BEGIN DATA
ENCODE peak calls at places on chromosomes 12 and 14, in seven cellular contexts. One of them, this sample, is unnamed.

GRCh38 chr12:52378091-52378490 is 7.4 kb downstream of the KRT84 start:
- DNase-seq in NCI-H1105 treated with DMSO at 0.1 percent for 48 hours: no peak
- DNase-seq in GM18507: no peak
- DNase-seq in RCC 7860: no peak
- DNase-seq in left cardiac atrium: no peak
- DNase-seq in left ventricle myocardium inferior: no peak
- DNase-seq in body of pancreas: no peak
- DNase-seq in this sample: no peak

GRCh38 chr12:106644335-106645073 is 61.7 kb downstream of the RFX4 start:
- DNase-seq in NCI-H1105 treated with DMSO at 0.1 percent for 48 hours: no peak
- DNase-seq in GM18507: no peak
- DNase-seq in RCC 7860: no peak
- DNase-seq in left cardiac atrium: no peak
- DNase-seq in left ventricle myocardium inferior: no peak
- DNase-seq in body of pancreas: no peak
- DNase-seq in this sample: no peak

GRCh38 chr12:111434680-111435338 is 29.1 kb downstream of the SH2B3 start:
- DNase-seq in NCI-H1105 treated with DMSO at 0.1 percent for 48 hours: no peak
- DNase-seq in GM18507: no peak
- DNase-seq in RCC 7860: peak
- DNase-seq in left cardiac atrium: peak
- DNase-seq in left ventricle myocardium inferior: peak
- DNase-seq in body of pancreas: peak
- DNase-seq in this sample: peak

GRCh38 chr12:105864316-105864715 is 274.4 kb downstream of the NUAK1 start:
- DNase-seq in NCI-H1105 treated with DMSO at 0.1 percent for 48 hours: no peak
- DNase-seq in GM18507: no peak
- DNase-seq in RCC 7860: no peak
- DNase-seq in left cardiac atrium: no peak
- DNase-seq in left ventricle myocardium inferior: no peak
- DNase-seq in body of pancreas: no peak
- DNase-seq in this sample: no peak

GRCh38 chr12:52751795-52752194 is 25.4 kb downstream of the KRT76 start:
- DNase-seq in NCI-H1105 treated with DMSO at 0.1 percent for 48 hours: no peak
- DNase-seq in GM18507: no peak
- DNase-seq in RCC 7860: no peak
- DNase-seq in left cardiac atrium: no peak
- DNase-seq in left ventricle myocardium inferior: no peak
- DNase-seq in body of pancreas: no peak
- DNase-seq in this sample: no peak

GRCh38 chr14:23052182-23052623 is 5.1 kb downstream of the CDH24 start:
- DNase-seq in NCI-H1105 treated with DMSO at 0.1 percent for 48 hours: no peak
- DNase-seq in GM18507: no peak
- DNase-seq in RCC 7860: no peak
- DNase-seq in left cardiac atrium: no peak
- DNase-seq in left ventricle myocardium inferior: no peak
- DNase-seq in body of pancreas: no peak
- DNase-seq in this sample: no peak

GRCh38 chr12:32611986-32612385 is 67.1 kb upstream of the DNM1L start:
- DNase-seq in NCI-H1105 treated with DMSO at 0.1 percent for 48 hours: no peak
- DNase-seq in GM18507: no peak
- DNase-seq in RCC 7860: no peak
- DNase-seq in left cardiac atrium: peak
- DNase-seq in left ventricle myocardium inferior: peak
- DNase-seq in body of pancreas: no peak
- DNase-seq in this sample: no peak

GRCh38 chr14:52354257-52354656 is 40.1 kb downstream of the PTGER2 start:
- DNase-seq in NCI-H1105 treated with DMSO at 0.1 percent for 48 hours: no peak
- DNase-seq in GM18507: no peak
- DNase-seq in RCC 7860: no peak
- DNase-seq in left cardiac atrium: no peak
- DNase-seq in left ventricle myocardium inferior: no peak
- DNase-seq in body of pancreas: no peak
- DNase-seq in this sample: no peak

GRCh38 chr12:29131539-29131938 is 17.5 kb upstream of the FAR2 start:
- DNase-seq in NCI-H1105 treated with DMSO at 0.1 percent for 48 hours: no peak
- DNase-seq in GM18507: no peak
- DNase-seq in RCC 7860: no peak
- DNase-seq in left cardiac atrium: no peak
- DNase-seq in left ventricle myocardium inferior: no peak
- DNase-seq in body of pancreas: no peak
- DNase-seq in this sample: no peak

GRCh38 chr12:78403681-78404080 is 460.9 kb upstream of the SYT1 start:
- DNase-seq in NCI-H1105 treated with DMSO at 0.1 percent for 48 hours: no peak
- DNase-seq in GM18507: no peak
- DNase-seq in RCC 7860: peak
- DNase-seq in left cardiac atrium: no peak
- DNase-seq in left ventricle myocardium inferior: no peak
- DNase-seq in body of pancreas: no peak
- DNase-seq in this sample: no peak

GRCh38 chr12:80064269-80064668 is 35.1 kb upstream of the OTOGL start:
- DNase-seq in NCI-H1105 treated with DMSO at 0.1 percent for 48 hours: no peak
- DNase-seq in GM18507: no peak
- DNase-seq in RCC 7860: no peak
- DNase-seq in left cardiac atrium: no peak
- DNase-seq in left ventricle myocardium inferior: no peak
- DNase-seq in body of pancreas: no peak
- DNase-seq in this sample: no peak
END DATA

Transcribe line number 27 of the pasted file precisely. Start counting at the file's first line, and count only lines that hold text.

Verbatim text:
- DNase-seq in NCI-H1105 treated with DMSO at 0.1 percent for 48 hours: no peak